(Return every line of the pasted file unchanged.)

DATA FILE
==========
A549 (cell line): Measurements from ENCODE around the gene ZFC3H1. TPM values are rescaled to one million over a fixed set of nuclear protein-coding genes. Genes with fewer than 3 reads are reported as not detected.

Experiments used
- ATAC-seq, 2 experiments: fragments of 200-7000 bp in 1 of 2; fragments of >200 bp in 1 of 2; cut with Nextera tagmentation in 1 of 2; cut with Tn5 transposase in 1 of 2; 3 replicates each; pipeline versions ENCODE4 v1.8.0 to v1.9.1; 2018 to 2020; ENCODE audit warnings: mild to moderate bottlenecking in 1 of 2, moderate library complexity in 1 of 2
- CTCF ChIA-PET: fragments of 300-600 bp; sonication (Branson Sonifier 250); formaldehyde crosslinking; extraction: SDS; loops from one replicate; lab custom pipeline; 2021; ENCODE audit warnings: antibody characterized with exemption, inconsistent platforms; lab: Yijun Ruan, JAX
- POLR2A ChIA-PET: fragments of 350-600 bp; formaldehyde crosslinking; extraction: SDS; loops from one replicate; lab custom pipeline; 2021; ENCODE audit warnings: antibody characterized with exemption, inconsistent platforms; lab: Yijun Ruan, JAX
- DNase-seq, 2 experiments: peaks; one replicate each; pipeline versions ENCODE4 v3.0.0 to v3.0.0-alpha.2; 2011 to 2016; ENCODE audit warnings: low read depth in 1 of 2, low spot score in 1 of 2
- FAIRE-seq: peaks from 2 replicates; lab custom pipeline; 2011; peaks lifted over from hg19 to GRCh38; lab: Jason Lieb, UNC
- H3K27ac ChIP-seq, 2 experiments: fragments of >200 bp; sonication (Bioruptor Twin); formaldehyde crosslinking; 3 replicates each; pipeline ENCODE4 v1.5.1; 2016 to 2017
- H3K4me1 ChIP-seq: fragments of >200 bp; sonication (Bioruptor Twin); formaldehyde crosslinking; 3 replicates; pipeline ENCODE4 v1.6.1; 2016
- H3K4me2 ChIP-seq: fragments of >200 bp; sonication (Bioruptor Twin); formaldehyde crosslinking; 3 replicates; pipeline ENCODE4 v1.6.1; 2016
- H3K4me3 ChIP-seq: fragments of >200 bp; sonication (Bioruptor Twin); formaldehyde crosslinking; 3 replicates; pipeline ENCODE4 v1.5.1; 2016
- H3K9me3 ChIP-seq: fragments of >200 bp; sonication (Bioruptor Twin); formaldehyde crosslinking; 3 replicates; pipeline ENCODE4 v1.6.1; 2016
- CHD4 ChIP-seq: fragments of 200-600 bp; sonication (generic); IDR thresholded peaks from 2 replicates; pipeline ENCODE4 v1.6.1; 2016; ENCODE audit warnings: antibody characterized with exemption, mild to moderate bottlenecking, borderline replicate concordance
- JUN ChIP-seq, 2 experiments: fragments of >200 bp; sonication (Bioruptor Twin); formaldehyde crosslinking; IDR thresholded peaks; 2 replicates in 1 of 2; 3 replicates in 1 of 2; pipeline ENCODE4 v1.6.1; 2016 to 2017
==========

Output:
A549 (cell line): Measurements from ENCODE around the gene ZFC3H1. TPM values are rescaled to one million over a fixed set of nuclear protein-coding genes. Genes with fewer than 3 reads are reported as not detected.

Experiments used
- ATAC-seq, 2 experiments: fragments of 200-7000 bp in 1 of 2; fragments of >200 bp in 1 of 2; cut with Nextera tagmentation in 1 of 2; cut with Tn5 transposase in 1 of 2; 3 replicates each; pipeline versions ENCODE4 v1.8.0 to v1.9.1; 2018 to 2020; ENCODE audit warnings: mild to moderate bottlenecking in 1 of 2, moderate library complexity in 1 of 2
- CTCF ChIA-PET: fragments of 300-600 bp; sonication (Branson Sonifier 250); formaldehyde crosslinking; extraction: SDS; loops from one replicate; lab custom pipeline; 2021; ENCODE audit warnings: antibody characterized with exemption, inconsistent platforms; lab: Yijun Ruan, JAX
- POLR2A ChIA-PET: fragments of 350-600 bp; formaldehyde crosslinking; extraction: SDS; loops from one replicate; lab custom pipeline; 2021; ENCODE audit warnings: antibody characterized with exemption, inconsistent platforms; lab: Yijun Ruan, JAX
- DNase-seq, 2 experiments: peaks; one replicate each; pipeline versions ENCODE4 v3.0.0 to v3.0.0-alpha.2; 2011 to 2016; ENCODE audit warnings: low read depth in 1 of 2, low spot score in 1 of 2
- FAIRE-seq: peaks from 2 replicates; lab custom pipeline; 2011; peaks lifted over from hg19 to GRCh38; lab: Jason Lieb, UNC
- H3K27ac ChIP-seq, 2 experiments: fragments of >200 bp; sonication (Bioruptor Twin); formaldehyde crosslinking; 3 replicates each; pipeline ENCODE4 v1.5.1; 2016 to 2017
- H3K4me1 ChIP-seq: fragments of >200 bp; sonication (Bioruptor Twin); formaldehyde crosslinking; 3 replicates; pipeline ENCODE4 v1.6.1; 2016
- H3K4me2 ChIP-seq: fragments of >200 bp; sonication (Bioruptor Twin); formaldehyde crosslinking; 3 replicates; pipeline ENCODE4 v1.6.1; 2016
- H3K4me3 ChIP-seq: fragments of >200 bp; sonication (Bioruptor Twin); formaldehyde crosslinking; 3 replicates; pipeline ENCODE4 v1.5.1; 2016
- H3K9me3 ChIP-seq: fragments of >200 bp; sonication (Bioruptor Twin); formaldehyde crosslinking; 3 replicates; pipeline ENCODE4 v1.6.1; 2016
- CHD4 ChIP-seq: fragments of 200-600 bp; sonication (generic); IDR thresholded peaks from 2 replicates; pipeline ENCODE4 v1.6.1; 2016; ENCODE audit warnings: antibody characterized with exemption, mild to moderate bottlenecking, borderline replicate concordance
- JUN ChIP-seq, 2 experiments: fragments of >200 bp; sonication (Bioruptor Twin); formaldehyde crosslinking; IDR thresholded peaks; 2 replicates in 1 of 2; 3 replicates in 1 of 2; pipeline ENCODE4 v1.6.1; 2016 to 2017